Although some research suggests changes in vasopressin post-orgasm might make women experience sexual activity as more of an emotional connection, vasopressin changes are more significant in men, according to Prause. “Given that vasopressin promotes sleepiness, this may reflect the gender differences—sometimes the butt of jokes—as men rolling over and snoozing immediately after sex,” she says. “There may be a biological basis for that.”
Your brain releases serotonin
Serotonin helps regulate mood and sleep, so when people don’t get enough they might feel depressed, Sweeton says. Since serotonin increases during sex, it can lead to feelings of happiness and peace post-romp. Research shows, under healthy conditions, that sex can boost your mood, reduce stress, and perhaps as a consequence, improve memory, Kellman adds. (If you also want to reap as many benefits from sex as possible, plan for sex at this exact time in the morning.)
Your brain releases norepinephrine
Norepinephrine increases arousal, attention, and energy by activating the sympathetic nervous system in the brain, says Clifford Segil, DO, a neurologist in Santa Monica, California. “The norepinephrine releases to increase our heartbeat and rouse us,” he says. Many stereotypes of being in love or lust, like a loss of appetite, excess energy, and trouble sleeping, are associated with high concentrations of norepinephrine, too.
Some of these changes might make people sad after sex
After orgasm, the brain releases the neurochemical prolactin and drops dopamine. This change post-sex might explain why some people have post-coital dysphoria, or feelings of sadness after sex that are distinct from feelings of regret or loneliness, Krellman says. (Don’t ignore this, or any of these 13 other sex problems.)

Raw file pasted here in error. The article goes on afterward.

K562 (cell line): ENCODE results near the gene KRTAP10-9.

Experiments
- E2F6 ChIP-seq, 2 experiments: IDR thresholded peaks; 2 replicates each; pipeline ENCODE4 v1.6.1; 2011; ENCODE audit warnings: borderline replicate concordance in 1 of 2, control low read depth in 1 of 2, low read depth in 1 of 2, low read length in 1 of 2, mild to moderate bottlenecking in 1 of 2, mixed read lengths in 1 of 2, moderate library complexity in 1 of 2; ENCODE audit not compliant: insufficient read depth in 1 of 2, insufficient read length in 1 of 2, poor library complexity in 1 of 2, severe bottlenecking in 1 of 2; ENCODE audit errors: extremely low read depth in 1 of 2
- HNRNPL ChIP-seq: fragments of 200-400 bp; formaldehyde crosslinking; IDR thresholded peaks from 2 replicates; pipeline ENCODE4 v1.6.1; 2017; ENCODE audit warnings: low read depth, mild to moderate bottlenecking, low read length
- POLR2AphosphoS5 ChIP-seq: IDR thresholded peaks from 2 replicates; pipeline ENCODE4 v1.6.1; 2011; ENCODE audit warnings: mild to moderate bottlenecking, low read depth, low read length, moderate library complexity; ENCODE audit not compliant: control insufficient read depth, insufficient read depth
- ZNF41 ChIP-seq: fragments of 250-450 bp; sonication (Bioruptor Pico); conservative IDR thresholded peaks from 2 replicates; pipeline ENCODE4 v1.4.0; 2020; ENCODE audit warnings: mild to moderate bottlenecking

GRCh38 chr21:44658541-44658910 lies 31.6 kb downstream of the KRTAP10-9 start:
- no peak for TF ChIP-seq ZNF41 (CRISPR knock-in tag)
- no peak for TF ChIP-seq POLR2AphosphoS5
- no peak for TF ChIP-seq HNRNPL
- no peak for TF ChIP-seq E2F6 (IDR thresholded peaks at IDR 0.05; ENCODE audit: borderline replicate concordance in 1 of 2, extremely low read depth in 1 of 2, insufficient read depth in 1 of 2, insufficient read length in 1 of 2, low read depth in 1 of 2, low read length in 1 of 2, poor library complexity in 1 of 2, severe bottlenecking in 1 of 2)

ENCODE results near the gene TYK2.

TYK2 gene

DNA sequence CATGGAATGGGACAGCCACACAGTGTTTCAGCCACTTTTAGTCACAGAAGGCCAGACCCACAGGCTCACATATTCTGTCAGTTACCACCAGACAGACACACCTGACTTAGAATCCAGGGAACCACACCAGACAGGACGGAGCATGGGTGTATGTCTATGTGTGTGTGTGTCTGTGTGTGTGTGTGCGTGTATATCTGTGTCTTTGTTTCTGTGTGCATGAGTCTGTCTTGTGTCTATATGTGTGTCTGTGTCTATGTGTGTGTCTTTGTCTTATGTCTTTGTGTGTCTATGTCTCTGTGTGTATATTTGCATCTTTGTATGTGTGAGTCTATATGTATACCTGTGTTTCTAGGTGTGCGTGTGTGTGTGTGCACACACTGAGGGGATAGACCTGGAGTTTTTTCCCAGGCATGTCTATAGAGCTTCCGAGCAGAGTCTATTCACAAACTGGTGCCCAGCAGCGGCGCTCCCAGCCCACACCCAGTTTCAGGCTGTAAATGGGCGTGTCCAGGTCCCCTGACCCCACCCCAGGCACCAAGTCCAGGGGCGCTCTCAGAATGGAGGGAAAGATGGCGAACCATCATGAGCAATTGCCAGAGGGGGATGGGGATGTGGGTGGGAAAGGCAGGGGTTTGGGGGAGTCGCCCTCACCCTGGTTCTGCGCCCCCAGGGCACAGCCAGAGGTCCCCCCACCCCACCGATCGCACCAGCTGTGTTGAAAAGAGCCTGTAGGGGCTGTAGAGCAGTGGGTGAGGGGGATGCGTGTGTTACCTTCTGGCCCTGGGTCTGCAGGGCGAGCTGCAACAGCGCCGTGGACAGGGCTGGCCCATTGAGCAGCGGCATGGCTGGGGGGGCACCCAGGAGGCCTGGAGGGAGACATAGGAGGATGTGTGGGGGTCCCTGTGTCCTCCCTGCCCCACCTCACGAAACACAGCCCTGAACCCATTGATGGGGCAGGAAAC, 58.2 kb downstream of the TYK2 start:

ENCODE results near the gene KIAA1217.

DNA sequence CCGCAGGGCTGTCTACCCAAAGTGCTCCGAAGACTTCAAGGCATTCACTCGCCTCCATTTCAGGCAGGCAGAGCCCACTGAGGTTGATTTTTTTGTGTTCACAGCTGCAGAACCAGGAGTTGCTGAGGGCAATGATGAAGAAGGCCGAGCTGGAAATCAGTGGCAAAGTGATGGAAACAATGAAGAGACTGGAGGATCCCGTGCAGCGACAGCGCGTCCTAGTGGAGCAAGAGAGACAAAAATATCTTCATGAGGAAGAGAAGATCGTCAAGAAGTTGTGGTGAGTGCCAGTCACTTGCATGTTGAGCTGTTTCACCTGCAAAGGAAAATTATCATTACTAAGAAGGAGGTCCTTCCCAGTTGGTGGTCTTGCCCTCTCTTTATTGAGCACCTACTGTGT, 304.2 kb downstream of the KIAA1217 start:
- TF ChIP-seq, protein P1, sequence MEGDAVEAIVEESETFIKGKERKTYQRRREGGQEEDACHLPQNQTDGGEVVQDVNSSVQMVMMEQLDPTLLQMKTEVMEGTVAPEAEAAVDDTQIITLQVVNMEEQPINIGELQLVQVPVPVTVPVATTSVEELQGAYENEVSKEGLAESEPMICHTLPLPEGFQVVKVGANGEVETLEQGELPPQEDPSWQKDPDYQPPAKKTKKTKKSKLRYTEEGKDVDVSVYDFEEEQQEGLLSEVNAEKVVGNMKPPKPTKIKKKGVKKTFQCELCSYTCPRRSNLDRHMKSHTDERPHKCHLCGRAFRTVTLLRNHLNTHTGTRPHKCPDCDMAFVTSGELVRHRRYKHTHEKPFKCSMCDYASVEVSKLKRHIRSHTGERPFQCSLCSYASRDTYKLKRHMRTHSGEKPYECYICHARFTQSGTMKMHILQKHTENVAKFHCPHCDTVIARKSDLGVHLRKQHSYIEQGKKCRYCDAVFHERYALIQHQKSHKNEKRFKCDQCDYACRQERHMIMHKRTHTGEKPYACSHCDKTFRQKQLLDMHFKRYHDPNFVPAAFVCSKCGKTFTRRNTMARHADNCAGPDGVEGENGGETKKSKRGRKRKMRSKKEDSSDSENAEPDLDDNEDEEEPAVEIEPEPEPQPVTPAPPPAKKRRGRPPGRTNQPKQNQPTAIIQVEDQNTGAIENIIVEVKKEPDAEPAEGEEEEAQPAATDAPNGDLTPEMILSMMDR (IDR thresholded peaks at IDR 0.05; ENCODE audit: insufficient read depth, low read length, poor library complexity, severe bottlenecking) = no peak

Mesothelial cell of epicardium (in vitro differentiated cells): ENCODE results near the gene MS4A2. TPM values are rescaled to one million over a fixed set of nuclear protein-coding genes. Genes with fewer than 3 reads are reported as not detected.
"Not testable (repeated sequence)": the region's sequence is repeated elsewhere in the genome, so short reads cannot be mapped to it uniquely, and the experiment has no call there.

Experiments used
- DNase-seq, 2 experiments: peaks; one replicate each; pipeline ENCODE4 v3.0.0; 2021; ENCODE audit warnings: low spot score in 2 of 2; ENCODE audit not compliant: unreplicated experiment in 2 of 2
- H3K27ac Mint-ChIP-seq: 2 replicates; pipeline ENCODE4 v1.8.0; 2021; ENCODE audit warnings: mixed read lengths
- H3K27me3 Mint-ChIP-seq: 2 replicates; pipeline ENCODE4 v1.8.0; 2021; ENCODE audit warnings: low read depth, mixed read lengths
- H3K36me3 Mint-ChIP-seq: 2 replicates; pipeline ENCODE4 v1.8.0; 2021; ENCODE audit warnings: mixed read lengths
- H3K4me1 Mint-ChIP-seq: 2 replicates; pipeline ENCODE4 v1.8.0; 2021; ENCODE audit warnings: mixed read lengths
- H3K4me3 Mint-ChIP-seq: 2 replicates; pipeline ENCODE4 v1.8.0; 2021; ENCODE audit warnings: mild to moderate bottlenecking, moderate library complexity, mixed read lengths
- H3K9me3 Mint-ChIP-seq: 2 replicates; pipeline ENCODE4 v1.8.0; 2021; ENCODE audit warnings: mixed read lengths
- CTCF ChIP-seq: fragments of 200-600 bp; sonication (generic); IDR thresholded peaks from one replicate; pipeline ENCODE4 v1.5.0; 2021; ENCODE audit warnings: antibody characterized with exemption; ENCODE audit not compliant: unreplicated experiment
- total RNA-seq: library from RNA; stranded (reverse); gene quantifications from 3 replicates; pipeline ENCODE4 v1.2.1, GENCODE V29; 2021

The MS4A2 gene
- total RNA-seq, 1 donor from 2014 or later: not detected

All of these chemical brain changes have a purpose
Not only do chemical changes in the brain make the experience more pleasurable, but they also have evolutionary value, according to Krellman. “Sex is vital to our survival as a species. So it makes sense that the act would be rewarding, pleasurable, and make us less vulnerable to physical discomfort that might interrupt the act,” he says.
Next up: Need a libido boost? Here are 31 natural ways to send it into overdrive.
- Annual Review of Sex Research: "Functional MRI of the Brain During Orgasm In Women"
- Jason Krellman, PhD, ABPP, a neuropsychologist and assistant professor of neuropsychology at Columbia University Medical Center
- Jennifer Sweeton, PhD, a clinical psychologist in the greater Kansas City area
- Nicole Prause, PhD
- Mimi Shagaga, PsyD, a licensed clinical psychologist specializing in neuropsychology
- Cold Spring Harbor Laboratory: "Hypothalamus"
- NeuroImage: "Female orgasm but not male ejaculation activates the pituitary. A PET-neuro-imaging study"
- The Journal of Clinical Endocrinology and Metabolism: "Plasma Oxytocin Increases in the Human Sexual Response"
- Gynecologic and Obstetric Investigation: "The Role of Oxytocin in Relation to Female Sexual Arousal"
- Medical Hypotheses: "Sexual arousal and rhythmic synchronization: A possible effect of vasopressin"
- Clifford Segil, DO, a neurologist in Santa Monica, California
- The Dana Foundation: "Brains Do It: Lust, Attraction, and Attachment"